Journal of Entrepreneurship Education (Print ISSN: 1098-8394; Online ISSN: 1528-2651)

Research Article: 2023 Vol: 26 Issue: 1S

The Determinants of financial literacy among Micro, Small, and Medium-sized Enterprise (MSMEs) in Bangladesh and Malaysia

Mohammad Nazim Uddin, Ankara University

Lutfun Nahar, Istanbul University

Mohammad Mizanur Rahman, International Islamic University

Norma BT Saad, International Islamic University

Citation Information: Nazim, U.M., Nahar, L., Rahman, M.M., & Saad, N.B. (2023). The Determinants of Financial Literacy Among Micro, Small, and Medium-Sized Enterprise (Msmes) In Bangladesh And Malaysia. Journal of Entrepreneurship Education, 26(S1),1-13.


Micro, small, and medium-sized enterprises (MSMEs) play an essential role in many countries' economic and social development. This sector, in particular, generates new job opportunities, encourages competition, and, as a result, boosts productivity. MSMEs' long-term viability is crucial. MSMEs often fail during the first five years of their existence. Poor money management is one of the reasons for this failure, primarily related to a lack of financial literacy. Financial literacy is also challenging regarding human resources' ability to accept funding from financial institutions. Consequently, this paper examines the extent of financial literacy among Grameen Bank and AIM MSMEs in six divisions throughout Bangladesh and Malaysia. A standardised questionnaire was used to collect data from 402 AIM and Grameen Bank MSMEs. The level of financial literacy among Grameen Bank and AIM MSMEs operators is investigated using descriptive and inferential analysis. As a result of the findings, structural equation modelling was used to determine how the components are linked, which significantly impacts financial literacy. According to the study, knowledge, socialisation, agents, attitude, awareness, and skills are significant predictors of financial literacy among AIM and Grameen Bank MSMEs operators in Bangladesh and Malaysia. Policymakers should consider how the characteristics and financial literacy skills of MSMEs affect their behaviour and actions in micro-entrepreneurship when they make decisions about how to help MSMEs get more money. This is particularly evident in Malaysia and Bangladesh.


MSMEs, Knowledge, Skill, Attitude, Behaviours, Entrepreneurs, Financial Literacy.


Numerous researches has examined the significance of financial literacy. Brochado & Mendes (2021) offered the most convincing evidence that the level of financial literacy directly impacts the success or failure of the business community. Furthermore, financial literacy may significantly impact an entrepreneur's ability to succeed. According to Anshika & Singla (2022), the capacity to make sound financial decisions, such as choosing which financial products and instruments to use, is an important part of this job description.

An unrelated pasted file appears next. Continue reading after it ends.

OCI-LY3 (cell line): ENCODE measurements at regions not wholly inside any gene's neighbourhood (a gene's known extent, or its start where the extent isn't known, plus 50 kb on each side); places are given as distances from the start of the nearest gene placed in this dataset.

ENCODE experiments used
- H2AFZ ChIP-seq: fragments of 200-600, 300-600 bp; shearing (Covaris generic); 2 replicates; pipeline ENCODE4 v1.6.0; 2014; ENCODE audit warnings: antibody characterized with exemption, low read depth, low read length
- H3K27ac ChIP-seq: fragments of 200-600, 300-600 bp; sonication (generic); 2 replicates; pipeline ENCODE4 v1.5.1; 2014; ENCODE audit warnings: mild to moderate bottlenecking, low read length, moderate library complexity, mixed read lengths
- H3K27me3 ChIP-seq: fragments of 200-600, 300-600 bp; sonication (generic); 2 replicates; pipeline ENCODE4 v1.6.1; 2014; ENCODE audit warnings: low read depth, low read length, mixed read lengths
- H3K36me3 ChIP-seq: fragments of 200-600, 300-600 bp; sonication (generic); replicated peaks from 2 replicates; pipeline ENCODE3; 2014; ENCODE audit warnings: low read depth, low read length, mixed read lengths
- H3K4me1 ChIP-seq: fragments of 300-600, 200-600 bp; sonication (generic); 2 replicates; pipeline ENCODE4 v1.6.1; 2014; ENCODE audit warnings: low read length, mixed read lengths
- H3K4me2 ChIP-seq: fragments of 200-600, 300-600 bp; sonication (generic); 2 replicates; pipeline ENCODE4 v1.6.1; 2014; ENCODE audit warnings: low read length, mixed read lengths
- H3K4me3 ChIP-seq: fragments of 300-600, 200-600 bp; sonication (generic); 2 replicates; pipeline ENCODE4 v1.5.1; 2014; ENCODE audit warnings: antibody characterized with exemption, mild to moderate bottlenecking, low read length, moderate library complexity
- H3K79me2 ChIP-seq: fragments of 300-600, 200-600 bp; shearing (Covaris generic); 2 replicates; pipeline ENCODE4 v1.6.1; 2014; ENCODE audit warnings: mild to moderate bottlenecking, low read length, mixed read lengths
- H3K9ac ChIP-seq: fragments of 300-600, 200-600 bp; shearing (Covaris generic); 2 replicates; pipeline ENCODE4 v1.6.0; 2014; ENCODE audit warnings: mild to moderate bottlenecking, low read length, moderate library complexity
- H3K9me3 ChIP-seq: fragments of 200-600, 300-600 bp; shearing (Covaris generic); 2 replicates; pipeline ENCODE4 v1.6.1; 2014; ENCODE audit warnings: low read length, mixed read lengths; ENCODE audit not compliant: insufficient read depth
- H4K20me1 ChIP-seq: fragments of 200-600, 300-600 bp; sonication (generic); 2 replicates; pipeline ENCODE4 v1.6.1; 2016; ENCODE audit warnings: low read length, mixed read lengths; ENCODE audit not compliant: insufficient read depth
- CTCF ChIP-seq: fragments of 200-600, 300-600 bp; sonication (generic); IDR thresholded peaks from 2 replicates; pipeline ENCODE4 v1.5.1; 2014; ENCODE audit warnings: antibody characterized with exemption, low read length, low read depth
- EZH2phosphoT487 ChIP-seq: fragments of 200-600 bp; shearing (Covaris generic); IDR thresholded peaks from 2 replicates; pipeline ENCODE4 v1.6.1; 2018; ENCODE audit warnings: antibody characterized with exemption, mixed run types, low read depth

SMEs' lack of financial literacy might partly be explained by their difficulties in obtaining traditional bank loans. This implies that several financial institutions' products are still proving challenging for micro-enterprises to use. Small and medium-sized enterprises (SMEs) choose quick and easy funding; especially free funding, above worrying about the cost of borrowing (Rao et al., 2021). Furthermore, micro-enterprise owners will rely on the government's handouts and avoid traditional financing because of its high costs and hassles. Financial tools might help all MSMEs grow their businesses in the future. Financial literacy may be improved by measuring the difficulty of using financial instruments.

Regarding the significance of financial literacy, we have established that financial literacy substantially impacts company performance and entrepreneurial abilities (Ozili, 2021; Molina-García et al., 2022). The capacity of MSMEs to access formal financial instruments can significantly increase their productivity compared to getting a package of free money or a grant from governments or other social organisations (Sahadeo, 2018). As a result, small business owners who lack basic literacy skills may encounter difficulties as they try to grow their operations. As a result, micro-enterprises prospects for survival and growth are bright if they can grasp the basics of financial instruments.